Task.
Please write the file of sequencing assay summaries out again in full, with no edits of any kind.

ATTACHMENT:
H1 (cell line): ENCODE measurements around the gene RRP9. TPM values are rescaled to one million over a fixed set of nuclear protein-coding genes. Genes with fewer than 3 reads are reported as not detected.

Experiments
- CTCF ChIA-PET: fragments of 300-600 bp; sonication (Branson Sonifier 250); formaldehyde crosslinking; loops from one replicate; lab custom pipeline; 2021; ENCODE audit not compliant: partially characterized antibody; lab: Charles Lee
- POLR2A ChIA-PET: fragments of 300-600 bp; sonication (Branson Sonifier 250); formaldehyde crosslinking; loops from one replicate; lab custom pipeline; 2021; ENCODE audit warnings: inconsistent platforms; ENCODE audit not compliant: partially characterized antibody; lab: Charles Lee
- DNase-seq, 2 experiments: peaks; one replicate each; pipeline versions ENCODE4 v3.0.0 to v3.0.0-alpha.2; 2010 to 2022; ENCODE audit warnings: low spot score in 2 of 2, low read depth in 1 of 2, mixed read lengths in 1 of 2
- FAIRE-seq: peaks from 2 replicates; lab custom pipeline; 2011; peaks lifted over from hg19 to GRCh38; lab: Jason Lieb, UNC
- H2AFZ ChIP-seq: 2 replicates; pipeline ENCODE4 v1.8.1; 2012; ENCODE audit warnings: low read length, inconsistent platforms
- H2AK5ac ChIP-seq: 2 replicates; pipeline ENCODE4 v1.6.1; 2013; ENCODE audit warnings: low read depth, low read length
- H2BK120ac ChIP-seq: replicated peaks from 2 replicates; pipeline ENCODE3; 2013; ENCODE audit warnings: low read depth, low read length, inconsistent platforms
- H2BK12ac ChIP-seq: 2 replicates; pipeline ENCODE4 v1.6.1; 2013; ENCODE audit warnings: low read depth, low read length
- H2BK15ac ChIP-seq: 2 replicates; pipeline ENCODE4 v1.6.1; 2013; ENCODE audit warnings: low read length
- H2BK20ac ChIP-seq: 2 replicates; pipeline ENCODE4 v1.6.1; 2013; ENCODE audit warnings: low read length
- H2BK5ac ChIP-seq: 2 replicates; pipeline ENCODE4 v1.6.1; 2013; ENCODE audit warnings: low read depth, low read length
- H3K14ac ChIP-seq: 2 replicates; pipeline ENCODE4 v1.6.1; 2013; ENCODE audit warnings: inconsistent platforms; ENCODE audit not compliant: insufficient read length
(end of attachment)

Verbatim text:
H1 (cell line): ENCODE measurements around the gene RRP9. TPM values are rescaled to one million over a fixed set of nuclear protein-coding genes. Genes with fewer than 3 reads are reported as not detected.

Experiments
- CTCF ChIA-PET: fragments of 300-600 bp; sonication (Branson Sonifier 250); formaldehyde crosslinking; loops from one replicate; lab custom pipeline; 2021; ENCODE audit not compliant: partially characterized antibody; lab: Charles Lee
- POLR2A ChIA-PET: fragments of 300-600 bp; sonication (Branson Sonifier 250); formaldehyde crosslinking; loops from one replicate; lab custom pipeline; 2021; ENCODE audit warnings: inconsistent platforms; ENCODE audit not compliant: partially characterized antibody; lab: Charles Lee
- DNase-seq, 2 experiments: peaks; one replicate each; pipeline versions ENCODE4 v3.0.0 to v3.0.0-alpha.2; 2010 to 2022; ENCODE audit warnings: low spot score in 2 of 2, low read depth in 1 of 2, mixed read lengths in 1 of 2
- FAIRE-seq: peaks from 2 replicates; lab custom pipeline; 2011; peaks lifted over from hg19 to GRCh38; lab: Jason Lieb, UNC
- H2AFZ ChIP-seq: 2 replicates; pipeline ENCODE4 v1.8.1; 2012; ENCODE audit warnings: low read length, inconsistent platforms
- H2AK5ac ChIP-seq: 2 replicates; pipeline ENCODE4 v1.6.1; 2013; ENCODE audit warnings: low read depth, low read length
- H2BK120ac ChIP-seq: replicated peaks from 2 replicates; pipeline ENCODE3; 2013; ENCODE audit warnings: low read depth, low read length, inconsistent platforms
- H2BK12ac ChIP-seq: 2 replicates; pipeline ENCODE4 v1.6.1; 2013; ENCODE audit warnings: low read depth, low read length
- H2BK15ac ChIP-seq: 2 replicates; pipeline ENCODE4 v1.6.1; 2013; ENCODE audit warnings: low read length
- H2BK20ac ChIP-seq: 2 replicates; pipeline ENCODE4 v1.6.1; 2013; ENCODE audit warnings: low read length
- H2BK5ac ChIP-seq: 2 replicates; pipeline ENCODE4 v1.6.1; 2013; ENCODE audit warnings: low read depth, low read length
- H3K14ac ChIP-seq: 2 replicates; pipeline ENCODE4 v1.6.1; 2013; ENCODE audit warnings: inconsistent platforms; ENCODE audit not compliant: insufficient read length